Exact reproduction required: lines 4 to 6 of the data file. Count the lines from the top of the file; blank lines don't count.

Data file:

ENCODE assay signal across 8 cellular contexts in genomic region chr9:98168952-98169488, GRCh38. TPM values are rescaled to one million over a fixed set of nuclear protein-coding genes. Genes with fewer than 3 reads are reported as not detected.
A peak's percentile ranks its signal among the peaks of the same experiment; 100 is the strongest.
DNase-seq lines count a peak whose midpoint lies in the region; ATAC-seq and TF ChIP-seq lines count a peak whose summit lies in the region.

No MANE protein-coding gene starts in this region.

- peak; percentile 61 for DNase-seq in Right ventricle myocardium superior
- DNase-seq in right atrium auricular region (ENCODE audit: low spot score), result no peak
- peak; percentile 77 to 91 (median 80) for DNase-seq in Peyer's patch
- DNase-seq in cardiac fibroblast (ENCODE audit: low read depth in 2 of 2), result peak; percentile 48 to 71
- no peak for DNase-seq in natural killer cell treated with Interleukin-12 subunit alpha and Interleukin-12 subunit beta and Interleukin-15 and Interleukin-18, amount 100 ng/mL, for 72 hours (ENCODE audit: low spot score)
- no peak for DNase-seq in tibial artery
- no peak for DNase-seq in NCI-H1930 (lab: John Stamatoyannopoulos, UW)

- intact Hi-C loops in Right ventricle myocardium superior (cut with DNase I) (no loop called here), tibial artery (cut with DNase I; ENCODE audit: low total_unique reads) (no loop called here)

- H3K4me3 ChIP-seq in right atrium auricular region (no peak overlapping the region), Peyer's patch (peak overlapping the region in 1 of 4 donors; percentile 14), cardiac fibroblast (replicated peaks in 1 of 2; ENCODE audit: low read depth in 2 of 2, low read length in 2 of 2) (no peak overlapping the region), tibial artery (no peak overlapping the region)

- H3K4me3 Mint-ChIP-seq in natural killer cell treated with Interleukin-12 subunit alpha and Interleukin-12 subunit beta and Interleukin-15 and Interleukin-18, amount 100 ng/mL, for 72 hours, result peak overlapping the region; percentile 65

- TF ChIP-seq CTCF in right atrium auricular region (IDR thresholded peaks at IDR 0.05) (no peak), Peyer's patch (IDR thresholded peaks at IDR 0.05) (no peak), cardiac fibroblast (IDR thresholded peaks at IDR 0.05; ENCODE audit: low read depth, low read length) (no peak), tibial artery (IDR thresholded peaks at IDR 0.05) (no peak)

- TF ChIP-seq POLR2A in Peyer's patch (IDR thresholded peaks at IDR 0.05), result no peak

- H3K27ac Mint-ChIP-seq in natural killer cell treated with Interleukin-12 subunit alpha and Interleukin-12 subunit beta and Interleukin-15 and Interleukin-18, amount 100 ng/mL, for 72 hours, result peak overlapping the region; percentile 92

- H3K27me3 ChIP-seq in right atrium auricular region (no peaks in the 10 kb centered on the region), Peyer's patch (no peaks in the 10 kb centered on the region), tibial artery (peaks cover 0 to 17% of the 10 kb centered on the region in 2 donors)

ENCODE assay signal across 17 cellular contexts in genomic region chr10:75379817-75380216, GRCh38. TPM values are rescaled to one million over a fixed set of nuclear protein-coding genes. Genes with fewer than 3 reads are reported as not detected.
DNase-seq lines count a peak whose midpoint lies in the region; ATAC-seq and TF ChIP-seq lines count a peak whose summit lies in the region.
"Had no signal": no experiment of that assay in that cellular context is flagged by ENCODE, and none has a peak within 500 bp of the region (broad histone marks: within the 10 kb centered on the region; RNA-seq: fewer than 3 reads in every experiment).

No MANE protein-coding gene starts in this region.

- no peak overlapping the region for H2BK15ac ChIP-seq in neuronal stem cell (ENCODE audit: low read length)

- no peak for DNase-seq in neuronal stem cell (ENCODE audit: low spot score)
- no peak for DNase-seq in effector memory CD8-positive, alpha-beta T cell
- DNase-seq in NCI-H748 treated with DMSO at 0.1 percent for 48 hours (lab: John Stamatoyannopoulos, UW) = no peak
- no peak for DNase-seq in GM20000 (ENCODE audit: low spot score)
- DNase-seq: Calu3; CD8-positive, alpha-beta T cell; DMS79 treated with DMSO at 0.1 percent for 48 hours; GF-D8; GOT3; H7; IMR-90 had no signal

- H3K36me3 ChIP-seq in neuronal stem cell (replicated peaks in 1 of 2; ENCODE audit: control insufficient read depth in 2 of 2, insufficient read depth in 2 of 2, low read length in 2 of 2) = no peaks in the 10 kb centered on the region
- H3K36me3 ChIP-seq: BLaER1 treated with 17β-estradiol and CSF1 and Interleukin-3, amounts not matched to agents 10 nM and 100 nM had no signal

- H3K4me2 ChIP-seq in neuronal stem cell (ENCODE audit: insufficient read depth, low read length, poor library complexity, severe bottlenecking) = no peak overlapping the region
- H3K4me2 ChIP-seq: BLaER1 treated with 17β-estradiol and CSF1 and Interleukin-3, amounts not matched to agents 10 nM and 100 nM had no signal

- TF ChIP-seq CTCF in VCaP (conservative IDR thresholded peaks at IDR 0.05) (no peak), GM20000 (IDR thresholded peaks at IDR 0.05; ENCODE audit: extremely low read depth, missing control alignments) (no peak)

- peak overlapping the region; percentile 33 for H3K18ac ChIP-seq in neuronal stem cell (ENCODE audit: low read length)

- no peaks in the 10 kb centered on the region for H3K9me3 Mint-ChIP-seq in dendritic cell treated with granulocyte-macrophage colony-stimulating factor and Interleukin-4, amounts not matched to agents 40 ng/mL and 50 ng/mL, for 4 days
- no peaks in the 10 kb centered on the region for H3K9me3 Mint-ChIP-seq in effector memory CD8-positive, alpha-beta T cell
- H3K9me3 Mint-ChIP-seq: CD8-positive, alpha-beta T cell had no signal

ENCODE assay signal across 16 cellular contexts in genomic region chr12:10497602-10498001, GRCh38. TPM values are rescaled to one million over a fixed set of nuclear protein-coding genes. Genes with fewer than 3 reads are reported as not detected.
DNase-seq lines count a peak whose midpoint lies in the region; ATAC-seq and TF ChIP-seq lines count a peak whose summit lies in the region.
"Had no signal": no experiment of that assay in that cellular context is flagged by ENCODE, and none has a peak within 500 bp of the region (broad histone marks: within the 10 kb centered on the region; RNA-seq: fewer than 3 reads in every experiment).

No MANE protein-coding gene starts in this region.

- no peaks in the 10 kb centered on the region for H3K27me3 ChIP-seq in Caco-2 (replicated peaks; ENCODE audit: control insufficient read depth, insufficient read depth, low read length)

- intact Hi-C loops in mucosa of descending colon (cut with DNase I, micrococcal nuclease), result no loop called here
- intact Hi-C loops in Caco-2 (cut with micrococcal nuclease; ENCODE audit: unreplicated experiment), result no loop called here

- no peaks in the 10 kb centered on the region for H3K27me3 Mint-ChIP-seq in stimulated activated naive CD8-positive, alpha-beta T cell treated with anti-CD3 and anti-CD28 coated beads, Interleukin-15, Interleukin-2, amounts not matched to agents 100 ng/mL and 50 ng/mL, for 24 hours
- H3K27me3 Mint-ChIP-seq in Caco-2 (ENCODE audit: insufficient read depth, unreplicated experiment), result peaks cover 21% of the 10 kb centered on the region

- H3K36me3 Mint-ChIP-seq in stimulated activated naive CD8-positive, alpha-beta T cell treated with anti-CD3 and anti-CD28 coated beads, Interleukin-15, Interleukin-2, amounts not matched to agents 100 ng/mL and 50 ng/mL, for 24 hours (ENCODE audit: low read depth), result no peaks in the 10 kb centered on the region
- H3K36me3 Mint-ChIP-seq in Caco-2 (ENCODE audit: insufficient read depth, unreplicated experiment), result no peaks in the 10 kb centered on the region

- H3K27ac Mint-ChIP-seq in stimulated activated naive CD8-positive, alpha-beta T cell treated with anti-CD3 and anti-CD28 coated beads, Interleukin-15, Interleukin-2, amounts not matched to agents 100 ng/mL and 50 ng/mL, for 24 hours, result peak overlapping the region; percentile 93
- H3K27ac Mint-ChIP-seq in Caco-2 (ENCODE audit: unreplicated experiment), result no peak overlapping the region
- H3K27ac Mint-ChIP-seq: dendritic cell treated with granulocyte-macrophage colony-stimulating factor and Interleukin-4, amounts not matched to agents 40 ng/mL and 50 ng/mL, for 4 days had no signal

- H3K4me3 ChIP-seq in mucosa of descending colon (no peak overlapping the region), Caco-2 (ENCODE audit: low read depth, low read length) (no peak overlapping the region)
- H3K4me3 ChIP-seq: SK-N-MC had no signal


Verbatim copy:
No MANE protein-coding gene starts in this region.

- peak; percentile 61 for DNase-seq in Right ventricle myocardium superior
- DNase-seq in right atrium auricular region (ENCODE audit: low spot score), result no peak